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Berkman, Ellsbury earn MLB comeback player awards

By Jim Salter
Associated Press / October 13, 2011

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ST. LOUIS—Lance Berkman didn't set out to prove the skeptics wrong. He just figured that, even after struggling through an injury-riddled 2010, he still had good years ahead of him.

The St. Louis Cardinals outfielder made that clear in 2011, hitting .301 with 31 home runs and 94 RBIs to win the National League comeback player award.

"It doesn't take long for people to move on to the next page, so to speak, in the game, and say, 'Well, he's lost it,' or you're never heard from again. You see it happen all the time," Berkman said.

Boston outfielder Jacoby Ellsbury won the American League award. The honors were announced Thursday, and were picked by the 30 team beat reporters from MLB.com.

Berkman was not in the lineup in Game 4 of the NL championship series on Thursday night, given his lifetime 3 for 32 showing against Milwaukee starter Randy Wolf.

Berkman also had a bruise on right hip after being hit by a pitch in Wednesday's 4-3 win over Milwaukee, and manager Tony La Russa said it was a good time to give him a day off. The Cardinals led 2-1 in the best-of-seven series.

The switch-hitter ranked in the top 10 in the NL in homers (tied for ninth), walks (fourth with 92), slugging percentage (fifth at .547) and on-base percentage (third with .412).

An injured left knee played a big role in Berkman's struggles in 2010, when the career .296 hitter batted .248 with just 14 homers and 58 RBIs in splitting time with the Astros and Yankees. Some believed that Berkman, now 35, was on the downhill side of his career.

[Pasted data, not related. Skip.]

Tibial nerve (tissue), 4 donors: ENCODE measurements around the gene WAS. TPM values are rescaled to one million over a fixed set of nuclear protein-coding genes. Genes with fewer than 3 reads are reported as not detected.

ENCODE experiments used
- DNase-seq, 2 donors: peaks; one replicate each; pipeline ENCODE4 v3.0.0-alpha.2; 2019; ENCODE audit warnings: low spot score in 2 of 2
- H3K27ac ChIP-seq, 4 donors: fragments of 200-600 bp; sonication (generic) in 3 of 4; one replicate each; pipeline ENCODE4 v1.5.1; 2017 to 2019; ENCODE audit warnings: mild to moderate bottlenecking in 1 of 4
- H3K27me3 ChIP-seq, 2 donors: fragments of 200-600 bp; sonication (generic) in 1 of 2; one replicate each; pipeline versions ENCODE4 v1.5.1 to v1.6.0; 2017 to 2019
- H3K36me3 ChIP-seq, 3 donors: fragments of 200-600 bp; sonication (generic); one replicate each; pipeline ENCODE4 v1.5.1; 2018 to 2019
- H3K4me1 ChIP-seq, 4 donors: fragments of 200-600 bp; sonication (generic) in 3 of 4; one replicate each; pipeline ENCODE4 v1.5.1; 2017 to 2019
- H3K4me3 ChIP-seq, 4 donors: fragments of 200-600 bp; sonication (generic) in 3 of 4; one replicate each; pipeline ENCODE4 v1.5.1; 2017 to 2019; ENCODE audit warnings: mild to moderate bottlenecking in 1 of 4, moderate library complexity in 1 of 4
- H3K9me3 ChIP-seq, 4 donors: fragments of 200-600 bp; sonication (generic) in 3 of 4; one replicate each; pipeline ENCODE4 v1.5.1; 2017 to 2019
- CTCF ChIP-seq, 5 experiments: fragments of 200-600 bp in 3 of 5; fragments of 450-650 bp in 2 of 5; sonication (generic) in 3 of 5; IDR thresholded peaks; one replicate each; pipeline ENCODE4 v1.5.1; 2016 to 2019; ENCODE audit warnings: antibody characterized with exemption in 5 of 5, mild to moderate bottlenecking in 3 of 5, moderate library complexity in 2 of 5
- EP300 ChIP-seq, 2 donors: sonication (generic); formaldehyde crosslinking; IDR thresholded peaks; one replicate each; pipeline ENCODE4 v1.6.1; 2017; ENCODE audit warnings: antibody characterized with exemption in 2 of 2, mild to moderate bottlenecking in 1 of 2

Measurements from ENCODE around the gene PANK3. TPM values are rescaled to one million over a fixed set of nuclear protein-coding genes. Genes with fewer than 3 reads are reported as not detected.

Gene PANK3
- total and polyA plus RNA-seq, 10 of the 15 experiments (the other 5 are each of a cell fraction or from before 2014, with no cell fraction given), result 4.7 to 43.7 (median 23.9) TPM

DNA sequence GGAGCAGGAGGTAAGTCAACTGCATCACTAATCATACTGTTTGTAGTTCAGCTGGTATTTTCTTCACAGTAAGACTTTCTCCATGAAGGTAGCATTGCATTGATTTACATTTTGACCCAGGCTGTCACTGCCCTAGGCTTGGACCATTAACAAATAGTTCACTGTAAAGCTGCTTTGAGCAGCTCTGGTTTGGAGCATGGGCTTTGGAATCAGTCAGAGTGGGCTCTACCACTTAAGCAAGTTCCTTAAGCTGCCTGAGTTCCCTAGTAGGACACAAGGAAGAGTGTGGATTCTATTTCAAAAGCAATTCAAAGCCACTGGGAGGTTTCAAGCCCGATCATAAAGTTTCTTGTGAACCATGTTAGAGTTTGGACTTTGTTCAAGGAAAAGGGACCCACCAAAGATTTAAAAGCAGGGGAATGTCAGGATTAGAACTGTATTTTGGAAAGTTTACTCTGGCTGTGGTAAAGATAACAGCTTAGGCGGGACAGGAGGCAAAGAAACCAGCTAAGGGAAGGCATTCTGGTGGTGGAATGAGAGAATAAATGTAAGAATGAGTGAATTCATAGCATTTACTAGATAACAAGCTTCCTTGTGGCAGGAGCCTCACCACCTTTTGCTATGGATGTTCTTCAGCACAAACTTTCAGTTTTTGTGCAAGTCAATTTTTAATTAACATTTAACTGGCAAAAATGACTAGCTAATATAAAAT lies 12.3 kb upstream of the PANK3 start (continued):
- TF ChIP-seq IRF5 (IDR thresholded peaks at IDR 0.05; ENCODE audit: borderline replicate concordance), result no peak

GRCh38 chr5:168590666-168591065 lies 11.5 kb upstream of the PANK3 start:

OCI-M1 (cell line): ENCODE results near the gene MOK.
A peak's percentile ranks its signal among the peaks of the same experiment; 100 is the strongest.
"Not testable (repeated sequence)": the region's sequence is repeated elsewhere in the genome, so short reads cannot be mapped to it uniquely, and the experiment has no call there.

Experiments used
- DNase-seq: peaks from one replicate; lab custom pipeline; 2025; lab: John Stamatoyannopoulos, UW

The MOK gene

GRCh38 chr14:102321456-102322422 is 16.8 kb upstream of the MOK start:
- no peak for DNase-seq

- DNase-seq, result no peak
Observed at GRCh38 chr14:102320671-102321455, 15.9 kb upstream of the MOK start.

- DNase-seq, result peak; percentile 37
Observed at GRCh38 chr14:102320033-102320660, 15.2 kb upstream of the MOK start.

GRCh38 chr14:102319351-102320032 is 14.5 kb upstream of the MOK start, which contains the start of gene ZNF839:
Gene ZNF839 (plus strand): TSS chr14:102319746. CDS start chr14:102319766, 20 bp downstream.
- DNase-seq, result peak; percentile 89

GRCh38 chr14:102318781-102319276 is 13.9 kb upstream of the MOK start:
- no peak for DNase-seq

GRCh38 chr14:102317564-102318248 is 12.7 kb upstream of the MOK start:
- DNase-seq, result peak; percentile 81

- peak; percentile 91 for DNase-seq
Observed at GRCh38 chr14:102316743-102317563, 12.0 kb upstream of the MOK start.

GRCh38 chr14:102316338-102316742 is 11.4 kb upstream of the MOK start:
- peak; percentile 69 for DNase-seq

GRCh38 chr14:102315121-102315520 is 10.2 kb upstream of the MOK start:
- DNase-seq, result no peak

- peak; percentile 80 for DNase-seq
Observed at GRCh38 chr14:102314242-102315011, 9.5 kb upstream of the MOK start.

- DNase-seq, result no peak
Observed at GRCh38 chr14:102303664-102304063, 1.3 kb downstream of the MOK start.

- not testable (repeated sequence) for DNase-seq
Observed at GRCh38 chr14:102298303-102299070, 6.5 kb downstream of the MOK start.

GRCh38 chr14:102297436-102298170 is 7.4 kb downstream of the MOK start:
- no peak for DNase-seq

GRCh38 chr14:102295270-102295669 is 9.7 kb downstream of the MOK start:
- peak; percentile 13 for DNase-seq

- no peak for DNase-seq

"I wasn't thinking that I had to come back and prove people wrong," Berkman said. "That wasn't my attitude at all."

Berkman shed about 20 pounds over the winter while working with a personal trainer. In addition to a strong season at the plate, he was respectable in the outfield after playing most first base in recent seasons. He was a key player in the Cardinals' remarkable run to the wild-card playoff spot after trailing Atlanta by 10 1-2 games in late August.

"He's just been a great player for our team," La Russa said.

Berkman said it was actually the 2010 playoffs when he realized his career was far from over. Berkman was 5 for 16 (.313) with a homer and four RBIs combined in the Yankees' divisional series win over Minnesota and ALCS loss to Texas.

"That playoff experience last year was kind of what set me off in the offseason feeling like, all right, I can get back to swing the bat like I know I can," he said.

Berkman had long been a Cardinals nemesis in his 11-plus seasons in Houston. After years of battling the Cardinals in the NL Central, St. Louis was one of the few places where he wanted to extend his career. In fact, he contacted the Cardinals in the offseason to see if they were interested in signing him.

"Just the fit seemed perfect for me, just knowing those guys and coming over here, everything I thought it would be," Berkman said. "I felt like I fit in pretty quick."

It worked out so well the Cardinals have already re-signed Berkman for 2012.

The 28-year-old Ellsbury played just 18 games in 2010 because of injuries and hit only .192.

Ellsbury came back as a force this season. He set career highs in most offensive categories, hitting .321 with 32 home runs, 105 RBIs, 46 doubles, five triples, 119 runs and 39 stolen bases.

He became the first Boston player to hit 30 homers and steal 30 bases in a season and led the major leagues with 364 total bases and 83 extra-base hits. He was third in the AL with 212 hits, and tied for third in runs and doubles.

The Red Sox missed the playoffs this year after a major collapse in September.

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